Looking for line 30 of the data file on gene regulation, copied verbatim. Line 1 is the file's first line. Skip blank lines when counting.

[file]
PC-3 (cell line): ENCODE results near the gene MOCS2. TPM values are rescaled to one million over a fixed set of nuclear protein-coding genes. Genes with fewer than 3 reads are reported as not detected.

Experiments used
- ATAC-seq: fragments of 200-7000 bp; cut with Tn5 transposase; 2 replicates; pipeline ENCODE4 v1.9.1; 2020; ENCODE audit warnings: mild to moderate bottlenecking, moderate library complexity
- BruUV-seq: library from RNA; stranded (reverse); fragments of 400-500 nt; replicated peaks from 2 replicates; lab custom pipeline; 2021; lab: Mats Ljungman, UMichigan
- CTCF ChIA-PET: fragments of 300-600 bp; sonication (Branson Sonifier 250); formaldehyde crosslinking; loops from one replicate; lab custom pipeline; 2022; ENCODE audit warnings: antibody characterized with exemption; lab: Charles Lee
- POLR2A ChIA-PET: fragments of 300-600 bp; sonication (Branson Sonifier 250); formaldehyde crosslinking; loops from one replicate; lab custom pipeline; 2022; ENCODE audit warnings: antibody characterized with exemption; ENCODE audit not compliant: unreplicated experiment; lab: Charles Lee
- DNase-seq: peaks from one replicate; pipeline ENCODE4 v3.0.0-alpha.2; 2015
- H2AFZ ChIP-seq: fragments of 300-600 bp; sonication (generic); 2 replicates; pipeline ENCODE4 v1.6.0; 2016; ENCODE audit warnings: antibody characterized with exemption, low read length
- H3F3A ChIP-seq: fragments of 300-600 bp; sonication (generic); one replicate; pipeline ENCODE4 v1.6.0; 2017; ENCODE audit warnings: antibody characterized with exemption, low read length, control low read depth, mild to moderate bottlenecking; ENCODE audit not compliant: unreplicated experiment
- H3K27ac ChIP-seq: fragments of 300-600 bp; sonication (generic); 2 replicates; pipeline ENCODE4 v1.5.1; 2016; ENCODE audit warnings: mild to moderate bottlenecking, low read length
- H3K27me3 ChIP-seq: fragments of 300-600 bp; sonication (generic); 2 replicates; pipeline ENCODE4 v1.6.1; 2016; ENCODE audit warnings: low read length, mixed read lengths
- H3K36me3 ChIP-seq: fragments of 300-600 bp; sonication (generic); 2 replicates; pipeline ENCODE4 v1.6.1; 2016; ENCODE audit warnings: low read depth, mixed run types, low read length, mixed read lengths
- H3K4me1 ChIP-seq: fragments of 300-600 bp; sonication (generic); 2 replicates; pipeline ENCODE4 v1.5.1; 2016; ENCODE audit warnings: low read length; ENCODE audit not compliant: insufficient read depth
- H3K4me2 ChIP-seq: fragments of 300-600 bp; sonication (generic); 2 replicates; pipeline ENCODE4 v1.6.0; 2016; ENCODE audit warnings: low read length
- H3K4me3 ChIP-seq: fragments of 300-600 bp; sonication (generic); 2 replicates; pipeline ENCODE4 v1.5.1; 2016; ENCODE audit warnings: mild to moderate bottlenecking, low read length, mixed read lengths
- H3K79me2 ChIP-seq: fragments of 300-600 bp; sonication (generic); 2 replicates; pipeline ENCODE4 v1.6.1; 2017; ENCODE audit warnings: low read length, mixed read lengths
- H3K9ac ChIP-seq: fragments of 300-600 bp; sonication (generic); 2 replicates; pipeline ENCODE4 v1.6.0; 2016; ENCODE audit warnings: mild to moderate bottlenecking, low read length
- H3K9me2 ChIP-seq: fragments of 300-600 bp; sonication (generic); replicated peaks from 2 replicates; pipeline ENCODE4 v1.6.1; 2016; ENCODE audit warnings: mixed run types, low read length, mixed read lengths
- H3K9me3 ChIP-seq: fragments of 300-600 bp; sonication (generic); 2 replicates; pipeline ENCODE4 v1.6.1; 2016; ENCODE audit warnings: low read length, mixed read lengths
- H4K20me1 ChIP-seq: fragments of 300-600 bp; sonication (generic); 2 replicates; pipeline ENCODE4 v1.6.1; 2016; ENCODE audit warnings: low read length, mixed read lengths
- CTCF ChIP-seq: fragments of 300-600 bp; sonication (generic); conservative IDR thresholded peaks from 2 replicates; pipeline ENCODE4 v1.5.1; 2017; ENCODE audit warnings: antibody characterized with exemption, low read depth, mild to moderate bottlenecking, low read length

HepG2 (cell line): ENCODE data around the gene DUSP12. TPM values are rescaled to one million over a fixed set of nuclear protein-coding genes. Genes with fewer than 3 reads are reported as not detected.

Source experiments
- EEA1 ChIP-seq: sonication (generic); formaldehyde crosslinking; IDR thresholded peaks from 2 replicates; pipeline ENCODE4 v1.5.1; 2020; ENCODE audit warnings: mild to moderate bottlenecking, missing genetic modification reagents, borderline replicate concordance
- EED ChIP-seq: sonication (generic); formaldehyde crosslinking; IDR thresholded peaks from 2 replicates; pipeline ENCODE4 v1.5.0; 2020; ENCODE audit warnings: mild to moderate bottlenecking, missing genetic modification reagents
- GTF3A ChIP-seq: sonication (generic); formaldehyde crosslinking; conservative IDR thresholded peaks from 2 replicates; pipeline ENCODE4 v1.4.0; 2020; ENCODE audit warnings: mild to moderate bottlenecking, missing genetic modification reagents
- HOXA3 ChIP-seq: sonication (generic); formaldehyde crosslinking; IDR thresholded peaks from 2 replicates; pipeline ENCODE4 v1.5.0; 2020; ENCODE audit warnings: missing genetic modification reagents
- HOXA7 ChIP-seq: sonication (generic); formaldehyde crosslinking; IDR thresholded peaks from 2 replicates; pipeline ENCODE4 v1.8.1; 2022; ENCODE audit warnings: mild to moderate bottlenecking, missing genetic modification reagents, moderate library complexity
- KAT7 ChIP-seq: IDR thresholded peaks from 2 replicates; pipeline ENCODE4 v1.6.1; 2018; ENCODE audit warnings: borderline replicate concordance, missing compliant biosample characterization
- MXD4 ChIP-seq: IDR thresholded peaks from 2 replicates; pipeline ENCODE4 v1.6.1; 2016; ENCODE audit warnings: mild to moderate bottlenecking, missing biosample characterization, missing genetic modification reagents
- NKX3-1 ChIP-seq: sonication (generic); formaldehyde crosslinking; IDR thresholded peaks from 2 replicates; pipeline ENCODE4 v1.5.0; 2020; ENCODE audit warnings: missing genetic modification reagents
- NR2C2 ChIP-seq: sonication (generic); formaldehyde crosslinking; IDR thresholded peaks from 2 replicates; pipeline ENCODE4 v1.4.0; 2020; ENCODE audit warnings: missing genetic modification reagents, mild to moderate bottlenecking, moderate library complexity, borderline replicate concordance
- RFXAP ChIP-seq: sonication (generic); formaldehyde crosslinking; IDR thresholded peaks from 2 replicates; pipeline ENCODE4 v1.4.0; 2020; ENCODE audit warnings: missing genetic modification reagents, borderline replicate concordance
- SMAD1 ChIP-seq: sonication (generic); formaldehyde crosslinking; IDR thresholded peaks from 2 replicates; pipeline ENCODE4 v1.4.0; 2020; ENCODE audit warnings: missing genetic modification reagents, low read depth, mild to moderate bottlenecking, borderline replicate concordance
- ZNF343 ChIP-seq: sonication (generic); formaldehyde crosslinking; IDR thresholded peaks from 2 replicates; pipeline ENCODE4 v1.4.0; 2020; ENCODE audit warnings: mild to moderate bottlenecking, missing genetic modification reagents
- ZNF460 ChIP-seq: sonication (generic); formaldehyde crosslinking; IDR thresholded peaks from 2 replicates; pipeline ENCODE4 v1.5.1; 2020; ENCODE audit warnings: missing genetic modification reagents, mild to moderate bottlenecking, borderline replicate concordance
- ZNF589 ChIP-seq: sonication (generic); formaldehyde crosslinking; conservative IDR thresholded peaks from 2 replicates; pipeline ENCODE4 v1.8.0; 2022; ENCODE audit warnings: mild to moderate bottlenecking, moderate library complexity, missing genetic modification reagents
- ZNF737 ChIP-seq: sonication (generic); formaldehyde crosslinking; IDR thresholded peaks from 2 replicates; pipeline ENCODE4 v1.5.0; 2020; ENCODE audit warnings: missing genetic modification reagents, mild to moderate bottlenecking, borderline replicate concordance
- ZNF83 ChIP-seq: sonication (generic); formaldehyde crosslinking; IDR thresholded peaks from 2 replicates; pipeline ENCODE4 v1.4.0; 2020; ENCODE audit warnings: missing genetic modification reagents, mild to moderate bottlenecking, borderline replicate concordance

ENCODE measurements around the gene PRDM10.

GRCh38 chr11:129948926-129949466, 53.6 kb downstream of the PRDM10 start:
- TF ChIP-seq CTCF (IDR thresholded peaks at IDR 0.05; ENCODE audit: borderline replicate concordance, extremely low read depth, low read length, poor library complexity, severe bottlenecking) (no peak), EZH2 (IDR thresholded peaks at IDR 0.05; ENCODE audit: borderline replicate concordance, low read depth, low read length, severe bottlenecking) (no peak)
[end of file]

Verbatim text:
- MXD4 ChIP-seq: IDR thresholded peaks from 2 replicates; pipeline ENCODE4 v1.6.1; 2016; ENCODE audit warnings: mild to moderate bottlenecking, missing biosample characterization, missing genetic modification reagents